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Contact Lens 101: a Back-to-School Must for Teens

Studying up on proper contact lens care can prevent serious eye infections

Many children and teenagers start wearing contact lenses in junior high or high school. However, young people are notoriously poor at caring for their contact lenses, creating a potential gateway for serious eye infections that can cause impaired vision or even blindness.

Contact lenses have been implicated in nearly 25 percent of children's emergency room visits related to medical devices. Research has shown that poor contact lens care practices by teens and young people raise their risk of eye conditions such as infectious keratitis and corneal ulcers. In the most severe cases, they may require corneal transplants to restore sight.

To help prevent contact lens related eye infections in young people; the American Academy of Ophthalmology and The Utah Ophthalmology Society are providing tips for teens and their parents this August in recognition of Back to School Eye Health Month.

"I've seen plenty of young people who misuse contact lenses and end up with serious eye infections that are largely preventable with good hygiene and diligence," said Thomas Steinemann, M.D., clinical spokesperson for the American Academy of Ophthalmology. "Parents can help protect their children's vision – and their future – by sharing the potential consequences of not caring for their contact lenses the right way, and reinforcing good contact lens habits early on."

Fortunately, many eye infections can be prevented by following simple contact lens care guidelines. Even so, experts say there are lesser known safety tips that teens with contact lenses should follow to avoid eye infections.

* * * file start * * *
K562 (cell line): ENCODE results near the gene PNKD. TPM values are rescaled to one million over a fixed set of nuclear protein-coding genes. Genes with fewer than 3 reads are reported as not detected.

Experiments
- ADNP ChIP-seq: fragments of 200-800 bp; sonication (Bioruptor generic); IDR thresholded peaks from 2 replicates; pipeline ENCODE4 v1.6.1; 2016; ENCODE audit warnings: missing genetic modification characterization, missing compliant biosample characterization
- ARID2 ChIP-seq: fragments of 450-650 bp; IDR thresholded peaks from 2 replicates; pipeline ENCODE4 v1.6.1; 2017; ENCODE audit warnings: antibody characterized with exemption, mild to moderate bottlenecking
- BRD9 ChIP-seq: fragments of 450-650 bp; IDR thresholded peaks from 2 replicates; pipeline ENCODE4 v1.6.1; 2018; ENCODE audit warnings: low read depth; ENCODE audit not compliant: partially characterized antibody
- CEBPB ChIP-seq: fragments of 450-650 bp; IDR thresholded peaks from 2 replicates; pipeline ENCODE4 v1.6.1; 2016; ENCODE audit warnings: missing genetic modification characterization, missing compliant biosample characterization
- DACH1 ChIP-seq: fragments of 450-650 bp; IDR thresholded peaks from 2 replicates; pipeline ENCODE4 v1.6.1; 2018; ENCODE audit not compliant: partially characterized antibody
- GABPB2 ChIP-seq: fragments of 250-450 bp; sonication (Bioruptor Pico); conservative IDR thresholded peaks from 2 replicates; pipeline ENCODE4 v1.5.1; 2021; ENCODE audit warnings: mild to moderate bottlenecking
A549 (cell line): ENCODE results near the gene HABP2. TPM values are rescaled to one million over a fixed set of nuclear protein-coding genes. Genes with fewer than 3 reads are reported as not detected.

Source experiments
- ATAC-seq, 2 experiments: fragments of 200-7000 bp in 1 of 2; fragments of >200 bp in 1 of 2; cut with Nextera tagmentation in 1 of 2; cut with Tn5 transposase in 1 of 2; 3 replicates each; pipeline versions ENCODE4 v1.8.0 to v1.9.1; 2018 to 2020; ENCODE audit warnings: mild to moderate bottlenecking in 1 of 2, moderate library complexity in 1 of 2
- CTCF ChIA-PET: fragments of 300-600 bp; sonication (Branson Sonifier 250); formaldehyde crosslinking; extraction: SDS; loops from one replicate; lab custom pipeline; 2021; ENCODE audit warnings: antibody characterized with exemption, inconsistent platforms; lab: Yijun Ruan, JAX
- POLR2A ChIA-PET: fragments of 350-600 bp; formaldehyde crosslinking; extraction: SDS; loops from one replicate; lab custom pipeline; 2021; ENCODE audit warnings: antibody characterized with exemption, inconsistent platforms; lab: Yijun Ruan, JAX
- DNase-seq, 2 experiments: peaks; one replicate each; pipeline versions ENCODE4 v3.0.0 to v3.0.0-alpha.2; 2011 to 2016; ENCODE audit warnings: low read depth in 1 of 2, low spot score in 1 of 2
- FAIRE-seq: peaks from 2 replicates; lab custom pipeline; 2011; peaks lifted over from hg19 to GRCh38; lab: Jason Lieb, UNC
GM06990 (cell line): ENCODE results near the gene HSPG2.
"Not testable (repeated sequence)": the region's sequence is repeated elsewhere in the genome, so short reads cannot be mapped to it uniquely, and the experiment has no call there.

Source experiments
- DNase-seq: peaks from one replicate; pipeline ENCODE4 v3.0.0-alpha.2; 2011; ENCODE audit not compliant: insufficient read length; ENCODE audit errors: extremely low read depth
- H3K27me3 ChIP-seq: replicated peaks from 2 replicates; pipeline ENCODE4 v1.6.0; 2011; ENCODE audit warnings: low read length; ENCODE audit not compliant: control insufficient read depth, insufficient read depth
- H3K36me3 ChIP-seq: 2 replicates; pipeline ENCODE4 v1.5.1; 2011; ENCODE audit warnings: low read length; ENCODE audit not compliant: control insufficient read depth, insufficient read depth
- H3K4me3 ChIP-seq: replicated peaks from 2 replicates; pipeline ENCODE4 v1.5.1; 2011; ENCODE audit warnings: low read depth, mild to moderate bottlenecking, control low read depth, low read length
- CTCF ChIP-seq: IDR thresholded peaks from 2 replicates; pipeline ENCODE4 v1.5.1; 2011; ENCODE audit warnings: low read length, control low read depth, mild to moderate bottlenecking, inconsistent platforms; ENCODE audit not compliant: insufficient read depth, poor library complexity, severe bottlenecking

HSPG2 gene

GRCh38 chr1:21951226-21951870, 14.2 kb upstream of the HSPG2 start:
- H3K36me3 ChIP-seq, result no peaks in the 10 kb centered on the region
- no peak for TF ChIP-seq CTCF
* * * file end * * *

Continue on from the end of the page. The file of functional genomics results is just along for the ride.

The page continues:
Four Contact Lens Tips Every Parent Should Share with Their Teens

New quarter, new case – Replacing your contact lens case every three months will help keep germs at bay. To make it easy to remember, swap out your case at the beginning of each quarter. A study from the journal Ophthalmology showed that waiting to replace lens cases after 6 months increases the risk of eye infection by nearly 5.5 times.

Just say no to H20 – You may be captain of the swim team, but you shouldn't swim, shower or go in a hot tub wearing lenses. Water from the tap might be clean enough to drink or bathe in, but it's still home to the parasite Acanthamoeba, which can cause severe eye infections resulting in vision loss. For the same reasons, do not use water to rinse or soak contact lenses or cases.

You snooze, you lose – Never sleep in your contact lenses. The same Ophthalmology study also found that even occasionally sleeping in contact lenses increases the risk of moderate to severe eye infection by 6.5 times. Unfortunately, a recent poll of nearly 100,000 people by BuzzFeed found that about 70 percent of respondents occasionally or regularly sleep in their contact lenses.

It's too late if you wait – Symptoms of eye infections include redness, pain and light sensitivity, and should be examined by an ophthalmologist immediately. Waiting to get examined or treated could lead to vision loss.

The CDC's Contact Lens Health Week runs from Aug. 24 to 28. The Academy, CDC and other eye health experts will take part in the CDC Contact Lens Twitter Chat Aug. 24 from 12 p.m. to 1 p.m. EDT. Join the discussion by using hashtag #HealthyContactsChat.


Emergency Department Visits for Medical Device-Associated Adverse Events Among Children, Pediatrics, 2010

Risk factors for moderate to severe microbial keratitis in daily wear contact lens wearers, Ophthalmology, Aug. 2012

Clinical characteristics of Acanthamoeba keratitis infections in 28 states, 2008 to 2011. Cornea, Feb. 2014

11 Gross Contact Lens Habits You Should Stop Doing Right Away Please, Buzzfeed.com